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The 3 Ways Americans Elect Could Improve Politics (and the 3 Ways it Could Go Wrong)

The summer is an empty stage. With Congress and the President going on extended vacations, with students away from campus and student activism on hold, there is a vacuum of traditional political news during the summer months, a vacuum that begs to be filled by some other story: the murder of an intern, shark attacks, insinuations of a terrorist attack and kerfuffles about mosques have been latched onto in recent summers. This summer, I expect the big political drama to be the emergence of Americans Elect.

What is Americans Elect?

Americans Elect is a 501c4 corporation with origins as Unity08, a group that in the 2008 election cycle publicly promoted itself as a vehicle for Americans to choose a presidential ticket in an online election while it privately positioned itself to run a Michael Bloomberg for President campaign. Unity08 failed because it did not attract popular support through the large number of the small-dollar campaign contributions that traditionally powered political campaigns in America.

Since Unity08’s failure, however, the Supreme Court has ruled that corporations can make unlimited expenditures to promote candidates. Subsequently, Unity08 reformed itself as Americans Elect, began taking large-dollar contributions from undisclosed sources, and with little fanfare began hiring paid petition gatherers to collect signatures to put it on the presidential ballot as its own political party. Americans Elect has already gained ballot access in a number of states.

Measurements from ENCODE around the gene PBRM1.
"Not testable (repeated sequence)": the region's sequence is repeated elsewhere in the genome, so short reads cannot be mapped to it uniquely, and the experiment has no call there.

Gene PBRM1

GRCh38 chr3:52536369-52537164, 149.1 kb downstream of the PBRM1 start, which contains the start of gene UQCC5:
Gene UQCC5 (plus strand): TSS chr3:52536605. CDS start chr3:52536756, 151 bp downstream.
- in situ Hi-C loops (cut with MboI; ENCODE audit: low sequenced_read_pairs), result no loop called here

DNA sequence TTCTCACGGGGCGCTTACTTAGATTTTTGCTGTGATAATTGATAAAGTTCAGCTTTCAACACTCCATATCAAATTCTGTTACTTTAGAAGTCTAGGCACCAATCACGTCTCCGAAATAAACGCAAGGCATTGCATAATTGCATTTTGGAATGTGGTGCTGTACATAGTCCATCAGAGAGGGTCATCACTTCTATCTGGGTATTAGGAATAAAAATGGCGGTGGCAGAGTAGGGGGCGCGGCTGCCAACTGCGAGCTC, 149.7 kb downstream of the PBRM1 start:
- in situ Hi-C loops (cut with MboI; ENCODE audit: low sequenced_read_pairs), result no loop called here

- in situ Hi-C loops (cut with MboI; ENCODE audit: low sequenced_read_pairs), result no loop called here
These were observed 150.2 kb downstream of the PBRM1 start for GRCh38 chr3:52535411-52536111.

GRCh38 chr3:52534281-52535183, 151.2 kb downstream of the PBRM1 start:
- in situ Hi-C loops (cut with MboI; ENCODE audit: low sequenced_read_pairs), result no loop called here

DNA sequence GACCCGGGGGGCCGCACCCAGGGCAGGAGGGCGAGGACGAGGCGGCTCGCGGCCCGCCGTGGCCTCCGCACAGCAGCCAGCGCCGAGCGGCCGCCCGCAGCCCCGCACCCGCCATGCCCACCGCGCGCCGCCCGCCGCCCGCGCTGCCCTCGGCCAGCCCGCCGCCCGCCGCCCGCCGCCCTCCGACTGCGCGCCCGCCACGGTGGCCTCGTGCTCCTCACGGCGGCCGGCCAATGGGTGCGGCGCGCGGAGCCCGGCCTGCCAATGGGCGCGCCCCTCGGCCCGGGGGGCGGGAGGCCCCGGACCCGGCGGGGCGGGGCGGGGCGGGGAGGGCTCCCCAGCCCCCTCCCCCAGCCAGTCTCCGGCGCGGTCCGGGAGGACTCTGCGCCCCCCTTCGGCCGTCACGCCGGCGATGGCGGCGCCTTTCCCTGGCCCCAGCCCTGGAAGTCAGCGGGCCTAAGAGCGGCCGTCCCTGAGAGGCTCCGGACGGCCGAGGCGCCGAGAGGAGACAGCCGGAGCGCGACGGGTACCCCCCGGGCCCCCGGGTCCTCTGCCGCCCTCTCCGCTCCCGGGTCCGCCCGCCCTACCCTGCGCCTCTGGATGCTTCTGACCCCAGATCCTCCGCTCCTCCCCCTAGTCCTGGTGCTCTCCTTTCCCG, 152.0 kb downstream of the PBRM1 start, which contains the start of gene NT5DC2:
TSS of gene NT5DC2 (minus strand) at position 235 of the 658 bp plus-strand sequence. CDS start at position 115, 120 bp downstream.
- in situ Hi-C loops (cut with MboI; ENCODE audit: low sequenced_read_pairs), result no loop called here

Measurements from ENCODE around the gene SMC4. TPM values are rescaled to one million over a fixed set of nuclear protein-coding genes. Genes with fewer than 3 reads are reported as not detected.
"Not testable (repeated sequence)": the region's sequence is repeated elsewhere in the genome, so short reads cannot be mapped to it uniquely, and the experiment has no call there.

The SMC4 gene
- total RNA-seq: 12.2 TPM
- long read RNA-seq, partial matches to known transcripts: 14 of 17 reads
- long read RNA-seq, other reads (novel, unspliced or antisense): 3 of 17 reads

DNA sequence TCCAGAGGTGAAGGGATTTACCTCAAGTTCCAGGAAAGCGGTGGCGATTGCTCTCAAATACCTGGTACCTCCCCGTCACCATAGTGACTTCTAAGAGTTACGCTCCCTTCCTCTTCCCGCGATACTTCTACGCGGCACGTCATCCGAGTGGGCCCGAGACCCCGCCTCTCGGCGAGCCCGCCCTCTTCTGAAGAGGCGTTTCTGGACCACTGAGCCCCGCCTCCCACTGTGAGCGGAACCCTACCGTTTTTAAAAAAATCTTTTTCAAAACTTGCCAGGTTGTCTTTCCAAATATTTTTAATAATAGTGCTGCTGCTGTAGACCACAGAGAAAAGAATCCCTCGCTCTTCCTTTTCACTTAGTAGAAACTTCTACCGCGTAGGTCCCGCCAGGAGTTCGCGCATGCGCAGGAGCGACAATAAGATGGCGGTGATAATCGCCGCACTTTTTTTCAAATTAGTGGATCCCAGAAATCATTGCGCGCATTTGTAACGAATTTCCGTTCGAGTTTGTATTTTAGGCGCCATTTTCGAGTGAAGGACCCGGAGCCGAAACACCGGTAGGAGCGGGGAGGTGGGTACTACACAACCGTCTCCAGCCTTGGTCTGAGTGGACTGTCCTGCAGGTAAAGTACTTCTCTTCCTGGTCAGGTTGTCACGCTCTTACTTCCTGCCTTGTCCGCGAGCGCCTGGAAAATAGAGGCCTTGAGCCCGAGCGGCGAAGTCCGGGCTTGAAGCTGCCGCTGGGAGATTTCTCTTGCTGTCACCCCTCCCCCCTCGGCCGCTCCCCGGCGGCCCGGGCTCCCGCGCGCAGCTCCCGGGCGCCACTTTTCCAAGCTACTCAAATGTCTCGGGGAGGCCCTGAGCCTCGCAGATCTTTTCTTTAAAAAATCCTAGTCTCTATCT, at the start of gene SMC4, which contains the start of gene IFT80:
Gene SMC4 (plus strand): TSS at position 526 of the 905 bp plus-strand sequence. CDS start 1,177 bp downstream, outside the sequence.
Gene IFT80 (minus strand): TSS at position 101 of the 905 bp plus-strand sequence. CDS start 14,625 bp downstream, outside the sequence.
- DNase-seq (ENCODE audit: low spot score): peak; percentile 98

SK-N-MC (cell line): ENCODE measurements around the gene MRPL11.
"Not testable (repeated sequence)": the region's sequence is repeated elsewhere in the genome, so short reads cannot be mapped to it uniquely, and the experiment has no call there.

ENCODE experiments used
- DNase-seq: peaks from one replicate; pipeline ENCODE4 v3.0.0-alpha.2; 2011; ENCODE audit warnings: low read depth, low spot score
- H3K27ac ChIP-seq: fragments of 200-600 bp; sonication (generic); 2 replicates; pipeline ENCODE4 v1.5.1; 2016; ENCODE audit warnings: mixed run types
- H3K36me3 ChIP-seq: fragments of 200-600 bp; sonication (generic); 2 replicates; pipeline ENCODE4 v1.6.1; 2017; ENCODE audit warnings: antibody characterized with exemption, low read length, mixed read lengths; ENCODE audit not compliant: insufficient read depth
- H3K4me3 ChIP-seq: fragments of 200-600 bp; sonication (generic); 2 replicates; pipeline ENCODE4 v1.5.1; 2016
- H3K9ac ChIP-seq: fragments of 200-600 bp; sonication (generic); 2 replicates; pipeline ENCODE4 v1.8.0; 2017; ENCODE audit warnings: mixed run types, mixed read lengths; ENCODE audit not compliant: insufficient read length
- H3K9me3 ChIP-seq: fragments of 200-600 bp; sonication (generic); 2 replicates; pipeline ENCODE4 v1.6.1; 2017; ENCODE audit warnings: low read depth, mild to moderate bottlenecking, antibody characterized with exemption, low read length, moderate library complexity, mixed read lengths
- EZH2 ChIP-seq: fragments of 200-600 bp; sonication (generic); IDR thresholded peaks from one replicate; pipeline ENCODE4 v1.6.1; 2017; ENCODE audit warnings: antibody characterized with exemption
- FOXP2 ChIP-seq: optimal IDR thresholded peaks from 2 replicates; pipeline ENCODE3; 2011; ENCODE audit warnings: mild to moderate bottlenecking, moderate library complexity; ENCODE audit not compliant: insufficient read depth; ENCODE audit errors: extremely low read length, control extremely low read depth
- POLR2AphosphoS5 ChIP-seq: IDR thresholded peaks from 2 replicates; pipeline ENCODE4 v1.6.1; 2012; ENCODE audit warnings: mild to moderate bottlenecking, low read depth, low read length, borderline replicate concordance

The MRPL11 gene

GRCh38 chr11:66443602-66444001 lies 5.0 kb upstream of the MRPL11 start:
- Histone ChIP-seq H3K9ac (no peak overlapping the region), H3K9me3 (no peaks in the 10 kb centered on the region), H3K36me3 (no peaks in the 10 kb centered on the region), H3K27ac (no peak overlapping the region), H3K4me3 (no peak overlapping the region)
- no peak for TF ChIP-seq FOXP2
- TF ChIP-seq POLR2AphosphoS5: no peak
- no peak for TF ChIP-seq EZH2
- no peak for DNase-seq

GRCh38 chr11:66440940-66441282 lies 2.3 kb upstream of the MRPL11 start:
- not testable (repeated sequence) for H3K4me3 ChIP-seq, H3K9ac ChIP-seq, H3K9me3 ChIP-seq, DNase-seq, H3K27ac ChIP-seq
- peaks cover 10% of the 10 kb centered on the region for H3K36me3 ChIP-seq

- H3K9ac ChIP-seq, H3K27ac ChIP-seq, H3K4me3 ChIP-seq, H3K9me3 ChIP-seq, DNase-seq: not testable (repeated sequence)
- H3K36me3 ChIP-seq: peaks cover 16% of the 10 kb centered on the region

The plan, as Americans Elect has begun to describe it:

  • Obtain ballot access in 50 states
  • Convince Americans to register at its website as “delegates”
  • Invite politicians to compete to run on the Americans Elect ticket for President and Vice President of the United States
  • Ask delegates to “help identify crucial issues” that will form the basis for campaigns
  • Ask delegates to “guide the formulation of a ‘Platform of Questions’ that candidates will be required to completely answer”
  • Set up an online voting system for the final Americans Elect presidential ticket to be selected
  • Include unspecified “checks and balances to make sure that vehicle stays on the road”

How could Americans Elect change American politics for the better? Where could Americans Elect go wrong? How can those pitfalls be avoided?

Opportunity #1. Americans Elect could kill political parties and gain a new third choice for president on Election Day.